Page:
Regulatory framework key to Iranian telecoms market success
22 September 2016 | Jason McGee-Abe
Sparkle and Interoute representatives have both agreed that clearer regulatory rules are needed to boost foreign direct investment (FDI) into Iran and grow the telecoms market.
Is it still early days and is the region waiting to see real activity before investing in the new market? This was just one topic discussed in the “Providing Connectivity in Iran: The Telecoms Hub of the Future?” panel at yesterday’s Capacity Eurasia event in Athens, Greece.
As a result of sanctions being dropped there is naturally an increasing demand for wholesale providers to partner up with local players to not only enter the Iranian market, but to do so smoothly utilising existing infrastructure in the country which has invested heavily in landline models.
Capacity panellist Alessandro Talotta, chairman and CEO of Sparkle, said to delegates: “When we were in Iran two weeks ago, we had the opportunity to speak with private enterprises willing to invest and we are in favour of partnering as it creates better opportunities for consumers and enterprises.”
Telecom Italia’s Sparkle signed a deal with the Telecommunication Infrastructure Company (TIC) of Iran earlier this month in Tehran to expand its Seabone global backbone to Iran and provide a point of presence (PoP) in the Iranian capital.
“Finalising our agreement took more than one year to negotiate and understand. The reality is we’re going to launch a PoP in Tehran, but that’s just the first phase of the project,” he said. “The next stage only comes after successfully executing what has been agreed and gaining the partnering firm’s trust.”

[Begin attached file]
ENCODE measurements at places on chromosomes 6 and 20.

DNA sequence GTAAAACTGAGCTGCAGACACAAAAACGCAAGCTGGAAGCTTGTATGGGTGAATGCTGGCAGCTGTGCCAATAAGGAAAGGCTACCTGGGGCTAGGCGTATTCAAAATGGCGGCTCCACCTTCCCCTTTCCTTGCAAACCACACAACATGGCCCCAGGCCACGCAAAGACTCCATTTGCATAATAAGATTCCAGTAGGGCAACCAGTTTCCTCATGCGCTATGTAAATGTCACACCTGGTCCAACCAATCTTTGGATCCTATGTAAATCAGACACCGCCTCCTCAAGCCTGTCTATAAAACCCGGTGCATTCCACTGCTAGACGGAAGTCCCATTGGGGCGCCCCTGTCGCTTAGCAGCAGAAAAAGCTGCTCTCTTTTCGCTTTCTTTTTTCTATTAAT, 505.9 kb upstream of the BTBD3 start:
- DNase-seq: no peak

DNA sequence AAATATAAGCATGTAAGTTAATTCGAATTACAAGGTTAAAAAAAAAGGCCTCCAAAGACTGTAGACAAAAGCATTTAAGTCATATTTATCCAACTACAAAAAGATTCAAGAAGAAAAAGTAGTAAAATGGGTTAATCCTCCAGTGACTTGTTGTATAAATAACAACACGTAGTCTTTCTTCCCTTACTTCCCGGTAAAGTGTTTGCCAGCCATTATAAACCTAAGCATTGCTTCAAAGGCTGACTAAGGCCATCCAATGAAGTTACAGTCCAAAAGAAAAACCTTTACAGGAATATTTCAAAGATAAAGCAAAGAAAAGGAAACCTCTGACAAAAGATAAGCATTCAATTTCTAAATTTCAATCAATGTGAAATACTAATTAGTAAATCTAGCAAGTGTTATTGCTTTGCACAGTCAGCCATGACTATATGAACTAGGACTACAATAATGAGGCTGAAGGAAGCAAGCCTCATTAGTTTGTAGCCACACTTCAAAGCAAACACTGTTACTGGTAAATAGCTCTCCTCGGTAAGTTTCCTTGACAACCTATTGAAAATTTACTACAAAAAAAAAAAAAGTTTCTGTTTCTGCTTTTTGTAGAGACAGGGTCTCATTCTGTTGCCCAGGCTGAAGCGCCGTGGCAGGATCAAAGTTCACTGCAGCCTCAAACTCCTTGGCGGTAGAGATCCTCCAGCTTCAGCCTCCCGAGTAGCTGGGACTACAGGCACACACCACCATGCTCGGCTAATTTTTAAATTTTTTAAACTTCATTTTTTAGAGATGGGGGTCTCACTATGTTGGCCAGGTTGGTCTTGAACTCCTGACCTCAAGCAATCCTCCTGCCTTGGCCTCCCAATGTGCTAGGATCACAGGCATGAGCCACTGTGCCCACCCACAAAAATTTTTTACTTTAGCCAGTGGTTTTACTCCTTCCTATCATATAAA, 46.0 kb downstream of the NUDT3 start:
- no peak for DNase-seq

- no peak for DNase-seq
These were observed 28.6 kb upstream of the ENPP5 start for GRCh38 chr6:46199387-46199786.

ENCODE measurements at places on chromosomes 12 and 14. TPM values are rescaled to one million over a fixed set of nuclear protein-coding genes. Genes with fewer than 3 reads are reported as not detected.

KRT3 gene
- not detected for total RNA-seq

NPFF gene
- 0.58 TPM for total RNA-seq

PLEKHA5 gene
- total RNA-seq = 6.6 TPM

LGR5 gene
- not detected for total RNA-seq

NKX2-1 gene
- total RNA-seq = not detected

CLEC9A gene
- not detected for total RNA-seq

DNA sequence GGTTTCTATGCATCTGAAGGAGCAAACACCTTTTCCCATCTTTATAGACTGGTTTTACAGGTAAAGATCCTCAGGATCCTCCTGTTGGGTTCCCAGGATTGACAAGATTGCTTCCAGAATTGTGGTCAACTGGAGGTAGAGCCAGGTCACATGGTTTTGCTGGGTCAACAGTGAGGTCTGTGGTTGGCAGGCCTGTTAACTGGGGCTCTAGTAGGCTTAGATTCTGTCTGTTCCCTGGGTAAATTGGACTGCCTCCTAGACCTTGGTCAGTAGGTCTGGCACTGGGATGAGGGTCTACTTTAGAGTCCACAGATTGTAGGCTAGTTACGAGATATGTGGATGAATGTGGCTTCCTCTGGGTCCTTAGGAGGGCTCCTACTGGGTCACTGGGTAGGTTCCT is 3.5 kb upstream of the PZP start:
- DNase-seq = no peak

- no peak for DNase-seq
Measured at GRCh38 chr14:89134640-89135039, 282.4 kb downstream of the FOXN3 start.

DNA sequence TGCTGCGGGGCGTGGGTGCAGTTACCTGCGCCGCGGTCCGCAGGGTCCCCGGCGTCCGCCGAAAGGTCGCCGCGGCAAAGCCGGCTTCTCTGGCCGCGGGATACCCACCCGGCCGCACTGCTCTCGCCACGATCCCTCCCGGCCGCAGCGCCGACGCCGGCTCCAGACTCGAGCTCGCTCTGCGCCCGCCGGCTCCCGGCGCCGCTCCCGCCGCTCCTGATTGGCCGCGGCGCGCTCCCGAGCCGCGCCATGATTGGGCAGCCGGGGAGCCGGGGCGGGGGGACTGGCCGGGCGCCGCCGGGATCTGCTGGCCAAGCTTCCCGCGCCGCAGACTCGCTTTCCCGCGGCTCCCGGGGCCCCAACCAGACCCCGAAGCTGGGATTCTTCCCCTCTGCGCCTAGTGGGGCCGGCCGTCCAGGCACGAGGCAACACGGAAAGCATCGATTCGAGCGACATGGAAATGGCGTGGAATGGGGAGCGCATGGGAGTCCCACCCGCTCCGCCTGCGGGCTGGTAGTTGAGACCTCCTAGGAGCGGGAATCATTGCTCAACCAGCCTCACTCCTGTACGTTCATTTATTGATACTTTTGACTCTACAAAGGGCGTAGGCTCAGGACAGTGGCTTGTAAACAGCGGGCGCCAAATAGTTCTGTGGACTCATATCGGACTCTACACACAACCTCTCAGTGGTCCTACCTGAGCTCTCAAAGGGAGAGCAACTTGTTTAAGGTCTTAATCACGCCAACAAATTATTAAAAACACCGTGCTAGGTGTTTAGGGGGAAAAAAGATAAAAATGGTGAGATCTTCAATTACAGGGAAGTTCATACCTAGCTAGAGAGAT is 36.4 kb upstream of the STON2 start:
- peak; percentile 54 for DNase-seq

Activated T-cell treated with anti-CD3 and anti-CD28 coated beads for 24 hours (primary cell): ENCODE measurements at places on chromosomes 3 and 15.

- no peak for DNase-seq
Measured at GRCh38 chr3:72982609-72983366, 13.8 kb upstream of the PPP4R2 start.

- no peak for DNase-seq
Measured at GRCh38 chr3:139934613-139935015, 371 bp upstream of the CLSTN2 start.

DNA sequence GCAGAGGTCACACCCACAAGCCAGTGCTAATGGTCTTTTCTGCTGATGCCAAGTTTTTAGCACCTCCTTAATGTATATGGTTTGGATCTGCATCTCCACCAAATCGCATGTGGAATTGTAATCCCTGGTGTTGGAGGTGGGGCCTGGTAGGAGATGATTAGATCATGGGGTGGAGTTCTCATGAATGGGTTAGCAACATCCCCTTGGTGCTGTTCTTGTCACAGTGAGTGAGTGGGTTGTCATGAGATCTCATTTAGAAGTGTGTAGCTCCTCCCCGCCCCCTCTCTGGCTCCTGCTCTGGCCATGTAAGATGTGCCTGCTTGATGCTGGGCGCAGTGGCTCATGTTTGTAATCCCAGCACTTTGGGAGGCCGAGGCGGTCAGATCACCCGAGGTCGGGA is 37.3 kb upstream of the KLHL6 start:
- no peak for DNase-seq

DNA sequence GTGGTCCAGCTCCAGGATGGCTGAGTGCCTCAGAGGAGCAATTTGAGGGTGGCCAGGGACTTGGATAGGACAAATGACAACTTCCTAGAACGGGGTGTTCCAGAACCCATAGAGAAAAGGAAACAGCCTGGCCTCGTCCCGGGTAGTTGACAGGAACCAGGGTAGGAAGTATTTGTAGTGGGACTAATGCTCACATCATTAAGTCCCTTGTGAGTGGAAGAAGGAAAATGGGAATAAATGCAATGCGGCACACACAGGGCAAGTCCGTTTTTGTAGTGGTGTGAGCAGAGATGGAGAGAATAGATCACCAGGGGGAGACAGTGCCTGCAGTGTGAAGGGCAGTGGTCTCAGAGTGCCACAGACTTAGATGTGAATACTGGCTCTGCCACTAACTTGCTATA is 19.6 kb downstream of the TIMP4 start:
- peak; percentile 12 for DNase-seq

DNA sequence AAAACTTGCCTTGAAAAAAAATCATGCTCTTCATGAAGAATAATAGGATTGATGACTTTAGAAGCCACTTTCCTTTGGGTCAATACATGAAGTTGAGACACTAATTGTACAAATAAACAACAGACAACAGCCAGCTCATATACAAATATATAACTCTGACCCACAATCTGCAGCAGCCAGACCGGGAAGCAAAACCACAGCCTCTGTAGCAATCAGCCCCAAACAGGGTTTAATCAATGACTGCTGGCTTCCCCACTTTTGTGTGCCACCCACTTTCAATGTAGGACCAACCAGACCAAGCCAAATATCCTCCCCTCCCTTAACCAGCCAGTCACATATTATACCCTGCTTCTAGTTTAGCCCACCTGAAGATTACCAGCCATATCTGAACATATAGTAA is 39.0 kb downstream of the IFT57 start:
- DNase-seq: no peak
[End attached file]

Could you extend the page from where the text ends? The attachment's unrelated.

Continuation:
Talotta added that although reaching an international agreement was tough, “the Iranian government has a clear vision in terms of broadband and ICT investment, and the population is gaining much better access to internet and ICT as a result”. However, he stressed that the onus on authorities to formulate “clear regulation” is “huge”.
This is needed to create a platform in which companies like Sparkle feel that they can increase FDI into the country knowing their investment is safe and they’ll attain a good ROI. Sparkle started investing in the Middle East eight years ago and Talotta said that as more competition enters the Iranian market over the next 1-2 years, “we still need to be careful with our investment despite becoming stronger in the region”.
Renzo Ravaglia, EVP service provider at Interoute, also attended the aforementioned Tehran conference. He told Capacity delegates the Iranian telecommunications minister had stated: "International capacity in the country, which stands at 5TB today, will need to be 20TB by 2020."
Ravaglia agreed with Sparkle’s chief that as the country has just opened up it is still difficult to understand and define the Iranian market. He believes that the country, which he predicts will become one of the top three telecoms markets in the future, needs clear rules and legal system. “The entire business community will benefit too not just the telecoms sector," he added.
The Interoute executive stated: “Liberalisation of the market and getting better access to the existing infrastructure will help the market’s growth. We’ll look to use our Turkish open market model. Congratulations to the Sparkle for entering the market, Interoute hopes to be the second one before the end of this year.”
“Since 2012, we have been on a significant campaign of acquisitions. Our next step is to find a partner to work with in Iran, who’ll become part of the Interoute family.
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